Friendly, loud and a little daggy: don’t let the Olympics change Brisbane too much | Katherine Feeney

ICYMI the Olympics and Paralympics are coming to Queensland. For the record, I’m excited. I’m here for the Games and the coming-of-age potential they promise. I was barely alive when the last big moment for Brisbane happened. BNE 2032 will be the Expo 88 of my generation.

There is just one teensy, tiny, little concern I have about the whole shebang. It’s a concern that anyone in a long-term relationship can relate to. You see, I love and have loved Brisbane for a while now and I rather hope it doesn’t ever really change.

Grow up, mature, develop, sure, but don’t change. Come of age, but don’t change, Brisbane. Take Expo, for example: it helped bring about alfresco dining and South Bank and an affinity with polite public queueing, but much of what is good about the city remained the same. Shiny new things came and some shiny new things went, but Brisbane was still Brisbane in 1989; still a bit weird, still a bit awkward and more than a little bit daggy in the very best of ways.


Yeah, nah?

OK. How do I love Brisbane? Let me count the ways.

I love Brisbane to the depth, length and breadth of its winding river. Thelma Plum has it perfectly when she sings of a brown snake love bite. Nowhere near as pretty, glittery and look-at-me-gorgeous as the harbour in Sydney, Maiwar is beautiful, in her own way. Indeed that’s the charm of this River City. It’s not obvious, you have to look for it. But it is there.

It’s there in the way we say “thanks” to bus drivers when hopping off. It’s there when we say “G’day” to people passing by on the street.

I’ve tossed a few “G’days” out on the Coogee-to-Bondi walk before; I was nearly escorted from the area. I tried it in Toorak too and the only “G’day” I got back was my echo.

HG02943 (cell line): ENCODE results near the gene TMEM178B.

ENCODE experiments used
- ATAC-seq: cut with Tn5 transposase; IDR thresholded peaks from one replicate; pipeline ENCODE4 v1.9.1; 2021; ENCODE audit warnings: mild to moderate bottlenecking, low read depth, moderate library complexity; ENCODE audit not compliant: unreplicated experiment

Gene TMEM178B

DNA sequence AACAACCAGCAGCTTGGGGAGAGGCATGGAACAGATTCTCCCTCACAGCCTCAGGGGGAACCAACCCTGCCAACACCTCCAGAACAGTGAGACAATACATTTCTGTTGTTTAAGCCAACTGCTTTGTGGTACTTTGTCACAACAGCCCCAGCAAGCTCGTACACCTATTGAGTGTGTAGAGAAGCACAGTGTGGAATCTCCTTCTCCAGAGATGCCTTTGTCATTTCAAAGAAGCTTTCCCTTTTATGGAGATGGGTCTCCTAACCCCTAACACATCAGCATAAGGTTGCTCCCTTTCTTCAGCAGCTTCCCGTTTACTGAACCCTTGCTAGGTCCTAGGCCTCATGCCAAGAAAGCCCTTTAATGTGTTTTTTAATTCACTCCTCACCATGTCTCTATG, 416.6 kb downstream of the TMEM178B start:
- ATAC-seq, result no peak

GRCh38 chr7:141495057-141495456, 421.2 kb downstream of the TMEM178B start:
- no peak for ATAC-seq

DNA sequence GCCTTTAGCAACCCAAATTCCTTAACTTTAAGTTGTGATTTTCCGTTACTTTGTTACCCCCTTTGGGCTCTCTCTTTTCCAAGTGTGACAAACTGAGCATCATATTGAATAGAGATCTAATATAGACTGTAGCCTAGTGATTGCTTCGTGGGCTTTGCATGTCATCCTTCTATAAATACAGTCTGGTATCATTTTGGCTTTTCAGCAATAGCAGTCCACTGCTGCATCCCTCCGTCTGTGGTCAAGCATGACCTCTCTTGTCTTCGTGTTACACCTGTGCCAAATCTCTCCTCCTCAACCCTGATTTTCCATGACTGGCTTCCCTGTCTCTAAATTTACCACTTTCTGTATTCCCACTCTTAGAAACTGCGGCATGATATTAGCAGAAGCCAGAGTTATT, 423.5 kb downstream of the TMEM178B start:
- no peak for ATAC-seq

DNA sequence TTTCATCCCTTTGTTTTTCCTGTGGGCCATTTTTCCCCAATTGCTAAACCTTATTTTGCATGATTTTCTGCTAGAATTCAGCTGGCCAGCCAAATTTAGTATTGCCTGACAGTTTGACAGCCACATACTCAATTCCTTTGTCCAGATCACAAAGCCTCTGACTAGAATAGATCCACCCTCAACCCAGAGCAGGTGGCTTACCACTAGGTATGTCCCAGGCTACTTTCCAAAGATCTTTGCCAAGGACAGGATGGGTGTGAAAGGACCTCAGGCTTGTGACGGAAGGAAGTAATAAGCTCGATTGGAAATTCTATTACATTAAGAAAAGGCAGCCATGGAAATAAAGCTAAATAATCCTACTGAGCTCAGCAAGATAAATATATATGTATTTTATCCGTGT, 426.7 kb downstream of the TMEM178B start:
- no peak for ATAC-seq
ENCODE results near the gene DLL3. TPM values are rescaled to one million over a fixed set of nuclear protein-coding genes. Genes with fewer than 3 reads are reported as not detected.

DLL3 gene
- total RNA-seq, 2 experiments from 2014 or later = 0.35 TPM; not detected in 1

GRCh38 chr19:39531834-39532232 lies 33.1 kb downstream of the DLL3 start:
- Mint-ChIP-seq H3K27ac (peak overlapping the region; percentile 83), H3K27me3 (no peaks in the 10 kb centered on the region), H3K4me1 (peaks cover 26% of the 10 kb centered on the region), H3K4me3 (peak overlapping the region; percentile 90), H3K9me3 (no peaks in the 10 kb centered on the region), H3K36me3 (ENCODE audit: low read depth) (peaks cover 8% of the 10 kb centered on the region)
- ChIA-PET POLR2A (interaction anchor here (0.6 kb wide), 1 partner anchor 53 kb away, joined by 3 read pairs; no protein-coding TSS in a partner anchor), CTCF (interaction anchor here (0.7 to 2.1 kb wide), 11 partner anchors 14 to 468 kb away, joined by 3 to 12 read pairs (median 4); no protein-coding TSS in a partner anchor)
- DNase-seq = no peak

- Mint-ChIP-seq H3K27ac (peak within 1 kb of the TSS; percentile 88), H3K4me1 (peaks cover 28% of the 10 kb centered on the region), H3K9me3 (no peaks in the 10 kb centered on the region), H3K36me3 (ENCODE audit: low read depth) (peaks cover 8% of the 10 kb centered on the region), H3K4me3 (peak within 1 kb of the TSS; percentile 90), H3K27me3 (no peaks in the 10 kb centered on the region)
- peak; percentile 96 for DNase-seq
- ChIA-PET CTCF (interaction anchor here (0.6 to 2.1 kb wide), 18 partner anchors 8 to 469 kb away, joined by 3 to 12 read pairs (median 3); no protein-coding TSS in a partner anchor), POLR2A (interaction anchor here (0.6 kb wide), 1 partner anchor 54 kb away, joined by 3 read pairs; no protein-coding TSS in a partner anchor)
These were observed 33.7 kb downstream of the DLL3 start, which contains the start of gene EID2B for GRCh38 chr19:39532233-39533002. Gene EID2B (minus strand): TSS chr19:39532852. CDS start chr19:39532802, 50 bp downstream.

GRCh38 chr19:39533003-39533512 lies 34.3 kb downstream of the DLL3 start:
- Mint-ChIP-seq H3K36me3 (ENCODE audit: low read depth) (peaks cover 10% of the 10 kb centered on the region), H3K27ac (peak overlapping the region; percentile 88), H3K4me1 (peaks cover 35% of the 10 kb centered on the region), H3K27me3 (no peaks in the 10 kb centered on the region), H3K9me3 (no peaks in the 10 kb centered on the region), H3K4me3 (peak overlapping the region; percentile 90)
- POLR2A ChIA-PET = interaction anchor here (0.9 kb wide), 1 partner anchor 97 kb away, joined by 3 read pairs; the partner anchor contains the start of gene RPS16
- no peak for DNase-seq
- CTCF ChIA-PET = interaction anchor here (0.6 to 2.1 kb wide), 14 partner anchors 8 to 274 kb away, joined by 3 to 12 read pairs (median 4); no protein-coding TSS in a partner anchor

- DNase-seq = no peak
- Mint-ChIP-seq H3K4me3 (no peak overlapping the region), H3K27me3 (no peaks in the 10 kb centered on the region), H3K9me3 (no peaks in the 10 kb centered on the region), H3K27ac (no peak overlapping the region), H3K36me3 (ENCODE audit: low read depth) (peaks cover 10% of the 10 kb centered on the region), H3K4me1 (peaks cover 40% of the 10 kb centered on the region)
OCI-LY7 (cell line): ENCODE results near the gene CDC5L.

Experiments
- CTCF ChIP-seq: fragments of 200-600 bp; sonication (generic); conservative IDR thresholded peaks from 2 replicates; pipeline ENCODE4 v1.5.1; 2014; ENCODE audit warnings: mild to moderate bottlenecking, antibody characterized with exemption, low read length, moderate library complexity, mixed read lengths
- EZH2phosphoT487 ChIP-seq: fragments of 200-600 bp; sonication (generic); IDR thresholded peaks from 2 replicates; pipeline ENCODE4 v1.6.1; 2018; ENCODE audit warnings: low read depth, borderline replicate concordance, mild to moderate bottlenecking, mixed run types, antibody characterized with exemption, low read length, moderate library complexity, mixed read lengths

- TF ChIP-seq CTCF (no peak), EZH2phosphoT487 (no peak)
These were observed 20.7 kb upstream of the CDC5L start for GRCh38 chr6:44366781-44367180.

Relatively random friendliness and openness is something that sets Queensland’s capital city apart from others down under. But the bigger this city gets, the more this friendliness is at risk. Here’s hoping when the Games get here, we’re still giving “G’days” with gusto.

Here’s hoping we’re also still dressing and swearing with gusto too. Don’t know about you, but I love the full-blown, borderline garish use of colour in this city, both in cloth and in tongue.

Compared with the hushed hues of Hobart, the million shades of shadow in Melbourne, or the sun-bleached-surf-foam of Sydney, Brisbane is all bright, blinding, roaring colour and it’s a loudness I don’t want turned down.

Listen carefully and you can hear the vivid blueness of the state’s wide horizons embedded in the way Queenslanders talk, if you can’t see it in the way they like to dress.


Yes, from time to time, you might find yourself wincing at a riot of bold tones at the races, or the missin’ of the letter G. But you’ll also come to marvel at the mastery of profane punctuation, the good sense the word “youse” actually makes, and the way a vivid pair of togs, confidently worn, can really boost the mood.

Let’s not mute ourselves, Brisbane, just because the Games are nearly here. Let’s instead raise a pot (definitely not a middy, ten or handle) to this River City and Sunshine State.

Allow me to set the countdown clock, purposefully ignoring daylight saving, and commence preparation for the Games with genuine sunniness and Queensland keenness.

Time will march on, change will creep in, but, ’ken oath Brisbane, let’s not forget the humble joy of staying down to earth.

Katherine Feeney is a journalist and broadcaster who presents Afternoons on ABC Radio Brisbane.